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6

In case of NYSE equities rule 7.6 reads: "The minimum price variation ("MPV") for quoting and entry of orders in securities traded on the NYSE Arca Marketplace is USD 0.01, with the exception of securities that are priced less than USD 1.00 for which the MPV for quoting and entry of orders is USD 0.0001." For NASDAQ equities rule 4701 (k) reads: "The term "...


4

You said:"I understand that the generated ticks will be generated using interpolation (so they won't be exacts)". You are very optimistic, they will not only be far away from being exact, they (the tick data) will be completely removed from reality, the only parameters known for the tick data will be boundary conditions, such as open high low close. You ...


2

What Tick data you have in mind? NASDAQ ITCH is tick data but you have to construct the limit order book yourself to keep track of the best bid and ask price for each stocks. Not a trivial task. If you get TAQ data, you will get the best bid and ask (NBBO) but TAQ data has some issues like no odd-lot trades and trades are not mark buyer or seller initiated.


2

http://tsp.finra.org/finra_org/ticksizepilot/TSPilotSecurities.txt The relevant field being "Tick_Size_Pilot_Program_Group", Gx or C categorization. There is no formula to determine this as this rule is new, on a trial basis and the participating listings aren't chosen completely objectively. It's designed to help market making firms at the expense of ...


2

The way I managed to solve this was by scrapping the broker website and compile a list containing Symbol, Primary Exchange, Tick Increment, ISIN, CONID, ASSETID of 6589 Equities from NASDAQ, NYSE and AMEX. Here's a gist of the list:


2

We've done this before (*), but it is trivial: one tick for open, one tick for high, one tick for low, one tick for close. For tick timestamps, open is 08:01:00, close is 08:01:59.999, high is 08:01:20 and low is 08:01:40. (Or if that gives strange results, open is 08:01:00.001 and close is 08:02:00.000; it depends how your system makes bars.) If you want ...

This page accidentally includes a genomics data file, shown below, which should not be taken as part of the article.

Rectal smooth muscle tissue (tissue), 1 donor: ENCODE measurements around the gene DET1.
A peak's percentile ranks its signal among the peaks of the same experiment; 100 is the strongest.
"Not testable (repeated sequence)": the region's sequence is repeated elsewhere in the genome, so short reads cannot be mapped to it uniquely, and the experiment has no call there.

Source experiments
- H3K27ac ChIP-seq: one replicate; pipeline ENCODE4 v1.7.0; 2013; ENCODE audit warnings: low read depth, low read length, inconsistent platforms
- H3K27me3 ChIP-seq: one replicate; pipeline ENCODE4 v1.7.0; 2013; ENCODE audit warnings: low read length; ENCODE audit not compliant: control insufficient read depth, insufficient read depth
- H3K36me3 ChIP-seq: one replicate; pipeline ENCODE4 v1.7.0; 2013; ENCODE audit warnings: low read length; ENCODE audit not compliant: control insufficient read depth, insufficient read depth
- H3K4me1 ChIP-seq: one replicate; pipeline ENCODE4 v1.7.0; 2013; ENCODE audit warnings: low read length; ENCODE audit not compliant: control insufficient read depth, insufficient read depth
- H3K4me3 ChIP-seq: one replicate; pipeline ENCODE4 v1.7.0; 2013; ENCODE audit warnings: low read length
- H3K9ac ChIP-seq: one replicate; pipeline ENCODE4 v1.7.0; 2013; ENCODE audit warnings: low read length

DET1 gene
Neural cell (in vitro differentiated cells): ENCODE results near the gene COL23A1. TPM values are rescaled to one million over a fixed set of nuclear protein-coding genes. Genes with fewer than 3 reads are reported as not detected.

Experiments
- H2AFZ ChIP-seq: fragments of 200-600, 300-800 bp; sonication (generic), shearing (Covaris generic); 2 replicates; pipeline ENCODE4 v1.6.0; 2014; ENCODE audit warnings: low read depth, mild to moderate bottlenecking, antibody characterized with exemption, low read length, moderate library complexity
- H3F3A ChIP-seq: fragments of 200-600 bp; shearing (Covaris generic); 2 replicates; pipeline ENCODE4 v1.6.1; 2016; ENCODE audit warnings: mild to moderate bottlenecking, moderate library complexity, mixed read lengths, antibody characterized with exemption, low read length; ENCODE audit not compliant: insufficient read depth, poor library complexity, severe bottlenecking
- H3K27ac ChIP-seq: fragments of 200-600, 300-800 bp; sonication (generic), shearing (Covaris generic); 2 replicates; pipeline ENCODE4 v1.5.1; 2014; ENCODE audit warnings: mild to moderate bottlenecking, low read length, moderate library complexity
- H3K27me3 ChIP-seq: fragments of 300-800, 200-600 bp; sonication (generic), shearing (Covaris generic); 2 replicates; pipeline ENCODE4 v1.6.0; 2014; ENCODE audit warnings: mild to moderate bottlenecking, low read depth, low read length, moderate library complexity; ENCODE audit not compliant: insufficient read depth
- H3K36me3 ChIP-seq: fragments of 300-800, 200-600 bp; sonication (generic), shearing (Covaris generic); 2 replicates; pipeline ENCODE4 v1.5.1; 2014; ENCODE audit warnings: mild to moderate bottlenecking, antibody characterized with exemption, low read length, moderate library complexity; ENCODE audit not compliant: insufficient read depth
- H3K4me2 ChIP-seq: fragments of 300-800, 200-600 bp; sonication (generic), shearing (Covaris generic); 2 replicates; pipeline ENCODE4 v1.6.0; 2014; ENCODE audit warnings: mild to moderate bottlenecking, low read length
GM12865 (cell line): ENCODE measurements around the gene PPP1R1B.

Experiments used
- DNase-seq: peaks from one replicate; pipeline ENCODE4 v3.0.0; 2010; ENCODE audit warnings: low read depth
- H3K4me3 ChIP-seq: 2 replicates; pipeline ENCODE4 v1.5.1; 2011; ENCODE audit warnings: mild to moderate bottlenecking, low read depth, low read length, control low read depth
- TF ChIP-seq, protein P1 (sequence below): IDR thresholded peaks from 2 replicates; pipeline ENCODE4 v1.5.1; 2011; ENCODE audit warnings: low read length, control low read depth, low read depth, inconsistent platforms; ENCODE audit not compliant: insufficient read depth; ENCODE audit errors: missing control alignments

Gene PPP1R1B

1

You probably can't find a definitive resource. You can however past this together using sources on line. https://www.finra.org/industry/tick-size-pilot-program https://www.sec.gov/oiea/investor-alerts-bulletins/ia_ticksize.html I know that securities above \$1 have \$0.01 tick while those below \$1 have \$0.0001 tick since Jan 29, 2001 but how about ...


1

(1) The tick size puts a lower bound on the bid-ask spread (and often is equal to the bid-ask spread) Tick size too big: the bid-ask spread (which the market maker earns but the customers pay) is too big. Favors the market-makers at the expense of the customers. Tick size too small: vice versa. Therefore the tick size influences the transaction cost. (2) ...


1

From a feed perspective, you can take a look at the feed spec, it should be mentioned among descriptions of the data types e.g. fixed point integer with 4 implied decimal places and be applied across all symbols. This should be universal so you could hardcode it. Thereafter, you can look up the MPV in the rule books - see this answer: https://quant....


1

I do not know of anything that is already made and works out of the box, but I would recommend writing a small script in Python using csv.reader, this would probably be as fast as trying to plug something on your csv, especially if your format is a bit exotic ?


1

Supply and demand... If you want an event that produce a change in the value of a currency, just look at the ruble. As Russia, gets more and more isolated and inflation spins out of control the ruble lose its value against other currencies.


1

That exchange spec implies that there isn't a legal price of 1001, 1002, ..., 1009. The next available price after 1000 is just 1010. If your pricing engine determines a fair value of, say, 1005, then your application will need to apply some rounding logic. For example, you can always round away from the inside price, or you can simply round to the nearest ...


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